Brain and Body

High-Risk Stem Cell Treatment Appears to Stop Multiple Sclerosis in Its Tracks

June 13, 2016 | Kelly Tatera

Man in a wheelchair
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One wheelchair-ridden patient was given back her mobility.

In a 24-person clinical trial, a risky stem cell treatment for multiple sclerosis (MS) was found to stop the progression of the disease dead in its tracks, and some patients were even restored with the ability to move.

The patients, aged 18 to 50, were selected for the procedure based on whether their condition was already having or going to have a severe effect later in life.

Now, going 13 years strong after the initial treatment, 23 of the 24 patients are showing no new signs of MS as well as no relapses, and some recovered their mobility. Tragically, one of the patients died during the risky procedure.

Despite the small sample size, medical experts see promise in the pioneering technique.

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“The clinical results are truly impressive, in some cases close to being curative,” Stephen Minger, a stem cell biologist who wasn’t involved in the study told The Guardian, “though we need longer-term follow-up to know for certain whether the patients continue to do well or if there is a chance of relapse. And of course this trial will need replication by other groups too.”

In the treatment, called immunoablation, the patient’s immune system is completely destroyed, thus giving the stem cells the opportunity to rebuild the immune system without any of the MS triggers.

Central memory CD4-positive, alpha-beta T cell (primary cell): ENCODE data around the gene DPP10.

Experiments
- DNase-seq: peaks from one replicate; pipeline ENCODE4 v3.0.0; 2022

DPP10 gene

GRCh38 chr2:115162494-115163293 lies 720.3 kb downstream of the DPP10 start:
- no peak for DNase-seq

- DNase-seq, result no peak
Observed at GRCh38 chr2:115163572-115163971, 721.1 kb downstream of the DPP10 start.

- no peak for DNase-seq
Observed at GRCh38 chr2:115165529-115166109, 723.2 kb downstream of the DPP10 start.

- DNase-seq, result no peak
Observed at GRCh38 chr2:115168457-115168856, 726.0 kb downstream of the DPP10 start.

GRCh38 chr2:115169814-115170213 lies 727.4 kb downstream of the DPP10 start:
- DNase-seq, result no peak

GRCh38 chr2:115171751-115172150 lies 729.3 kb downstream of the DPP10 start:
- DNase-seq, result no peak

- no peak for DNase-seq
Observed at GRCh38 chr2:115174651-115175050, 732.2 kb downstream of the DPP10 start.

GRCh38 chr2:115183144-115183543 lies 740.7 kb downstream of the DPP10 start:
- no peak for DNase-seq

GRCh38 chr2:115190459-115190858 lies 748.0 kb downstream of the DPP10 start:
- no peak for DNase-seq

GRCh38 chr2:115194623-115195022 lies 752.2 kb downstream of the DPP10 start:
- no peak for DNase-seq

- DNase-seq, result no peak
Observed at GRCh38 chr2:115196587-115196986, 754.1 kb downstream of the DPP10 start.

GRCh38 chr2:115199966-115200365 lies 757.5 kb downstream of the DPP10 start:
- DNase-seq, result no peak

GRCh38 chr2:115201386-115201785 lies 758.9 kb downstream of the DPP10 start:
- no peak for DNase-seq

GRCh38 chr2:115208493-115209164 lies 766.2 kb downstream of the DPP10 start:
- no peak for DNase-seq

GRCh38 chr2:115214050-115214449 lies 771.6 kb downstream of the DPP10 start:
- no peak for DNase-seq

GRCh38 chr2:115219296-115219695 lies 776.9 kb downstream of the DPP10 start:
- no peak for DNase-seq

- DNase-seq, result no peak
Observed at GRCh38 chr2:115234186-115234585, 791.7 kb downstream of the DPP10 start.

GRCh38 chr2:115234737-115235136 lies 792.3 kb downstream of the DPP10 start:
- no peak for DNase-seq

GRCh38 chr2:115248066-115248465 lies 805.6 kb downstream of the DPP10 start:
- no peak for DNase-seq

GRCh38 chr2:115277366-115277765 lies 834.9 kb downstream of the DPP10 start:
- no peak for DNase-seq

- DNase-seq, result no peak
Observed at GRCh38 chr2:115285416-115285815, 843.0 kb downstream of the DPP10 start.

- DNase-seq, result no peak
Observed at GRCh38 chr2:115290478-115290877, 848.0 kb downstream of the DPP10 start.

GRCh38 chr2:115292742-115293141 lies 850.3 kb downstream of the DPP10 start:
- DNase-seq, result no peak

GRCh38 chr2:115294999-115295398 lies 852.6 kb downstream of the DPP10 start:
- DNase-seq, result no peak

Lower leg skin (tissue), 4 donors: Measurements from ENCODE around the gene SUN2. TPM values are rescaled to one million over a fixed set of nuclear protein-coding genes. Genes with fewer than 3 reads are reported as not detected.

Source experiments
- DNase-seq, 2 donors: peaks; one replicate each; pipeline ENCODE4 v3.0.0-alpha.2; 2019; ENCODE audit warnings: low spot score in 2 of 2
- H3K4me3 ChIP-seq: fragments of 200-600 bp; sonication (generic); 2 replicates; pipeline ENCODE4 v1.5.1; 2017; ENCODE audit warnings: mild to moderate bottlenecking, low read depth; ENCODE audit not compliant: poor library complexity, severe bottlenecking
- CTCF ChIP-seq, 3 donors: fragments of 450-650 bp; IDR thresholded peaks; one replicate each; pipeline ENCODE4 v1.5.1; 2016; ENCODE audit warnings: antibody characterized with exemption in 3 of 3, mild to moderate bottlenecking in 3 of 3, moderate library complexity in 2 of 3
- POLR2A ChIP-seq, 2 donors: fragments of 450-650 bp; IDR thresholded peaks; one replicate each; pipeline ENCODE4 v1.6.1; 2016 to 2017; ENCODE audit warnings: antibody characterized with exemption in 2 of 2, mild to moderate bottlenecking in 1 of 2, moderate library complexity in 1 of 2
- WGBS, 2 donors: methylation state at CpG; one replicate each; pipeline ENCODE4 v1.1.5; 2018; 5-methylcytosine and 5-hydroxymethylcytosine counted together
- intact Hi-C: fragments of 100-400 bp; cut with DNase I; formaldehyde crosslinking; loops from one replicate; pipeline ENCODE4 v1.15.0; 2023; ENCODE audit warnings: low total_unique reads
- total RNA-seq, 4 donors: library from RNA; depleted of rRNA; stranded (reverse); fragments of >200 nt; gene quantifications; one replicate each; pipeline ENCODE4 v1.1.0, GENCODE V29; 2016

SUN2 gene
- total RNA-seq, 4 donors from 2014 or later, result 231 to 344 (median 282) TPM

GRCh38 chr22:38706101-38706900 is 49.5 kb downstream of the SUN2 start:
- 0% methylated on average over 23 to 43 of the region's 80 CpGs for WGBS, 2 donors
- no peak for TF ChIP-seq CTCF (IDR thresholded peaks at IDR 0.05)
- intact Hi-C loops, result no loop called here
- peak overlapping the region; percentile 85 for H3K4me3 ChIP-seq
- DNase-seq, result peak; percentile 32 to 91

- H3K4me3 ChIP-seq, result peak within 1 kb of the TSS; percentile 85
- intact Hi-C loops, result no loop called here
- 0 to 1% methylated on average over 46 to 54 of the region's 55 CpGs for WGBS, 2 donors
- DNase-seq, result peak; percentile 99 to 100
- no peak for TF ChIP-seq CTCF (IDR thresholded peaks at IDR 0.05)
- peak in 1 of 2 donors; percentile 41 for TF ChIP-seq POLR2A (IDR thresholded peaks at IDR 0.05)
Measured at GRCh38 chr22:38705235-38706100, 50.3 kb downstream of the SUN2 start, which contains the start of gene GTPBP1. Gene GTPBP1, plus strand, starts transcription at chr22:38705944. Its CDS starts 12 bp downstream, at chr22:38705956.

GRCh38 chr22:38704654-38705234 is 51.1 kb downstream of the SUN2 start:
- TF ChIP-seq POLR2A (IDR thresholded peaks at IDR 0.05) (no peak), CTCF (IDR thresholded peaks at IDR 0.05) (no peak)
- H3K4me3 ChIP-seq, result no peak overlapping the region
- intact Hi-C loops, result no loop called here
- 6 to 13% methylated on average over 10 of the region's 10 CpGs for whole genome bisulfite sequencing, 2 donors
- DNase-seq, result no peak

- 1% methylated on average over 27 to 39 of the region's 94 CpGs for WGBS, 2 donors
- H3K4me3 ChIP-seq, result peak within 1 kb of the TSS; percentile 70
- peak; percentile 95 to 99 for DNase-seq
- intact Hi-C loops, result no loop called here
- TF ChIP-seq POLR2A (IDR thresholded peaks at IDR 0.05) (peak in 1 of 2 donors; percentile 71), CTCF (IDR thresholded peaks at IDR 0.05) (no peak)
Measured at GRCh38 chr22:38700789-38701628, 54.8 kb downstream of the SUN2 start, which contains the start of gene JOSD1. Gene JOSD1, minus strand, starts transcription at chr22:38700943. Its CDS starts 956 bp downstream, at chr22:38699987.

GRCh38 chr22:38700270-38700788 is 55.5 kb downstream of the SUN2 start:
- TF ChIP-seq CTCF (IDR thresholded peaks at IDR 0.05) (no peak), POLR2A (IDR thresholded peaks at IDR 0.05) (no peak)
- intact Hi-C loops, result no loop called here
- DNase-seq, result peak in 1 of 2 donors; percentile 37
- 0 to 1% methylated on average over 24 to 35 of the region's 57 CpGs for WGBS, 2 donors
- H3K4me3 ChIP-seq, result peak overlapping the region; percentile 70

Writing in The Lancet, the researchers explain that the technique employed “autologous haemopoietic stem cells,” which means the cells were derived from the patients’ own bodies, typically from bone marrow or peripheral blood.

However, the high risk of the treatment is that the patients become vulnerable to life-threatening infections during the timeframe in which their immune systems are wiped out. Unfortunately, the patient who passed away during the trial suffered from a bacterial infection that caused blood poisoning as a result of his wiped immune system, as well as severe liver damage.

“Stem cell therapy is still very experimental, and is not suitable for everyone,” Amy Bowen of the Multiple Sclerosis Trust told The Guardian.

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Nevertheless, the 23 other patients had generally positive experiences with the treatment, and one of the participants, Jennifer Molson, went from being wheelchair-ridden in a rehab center to being able to work, ski, get her driver’s license, and dance at her wedding.

"Everyone is hesitating to use the 'c word,' but these patients are cured," Michael Rudnicki, director of the Regenerative Medicine Program and the Sprott Centre for Stem Cell Research, who was not involved with the research, told Vox.

Although the study lacked a control group, the researchers followed up on the patients for anywhere between four and 13 years after the treatment, which provides a lengthy picture of how the treatment will affect patients in the subsequent years. The scientists report that MS progression was halted in 70 percent of the patients in the study.

“We describe the first treatment for multiple sclerosis to fully halt all detectable CNS inflammatory activity for a long period in the absence of disease-modifying drugs,” the researchers write in The Lancet.

“For a substantial number of patients whose disease was not well-controlled with disease-modifying drugs, this procedure led to neurological improvement and long-lasting remission free of ongoing treatment,” they concluded.

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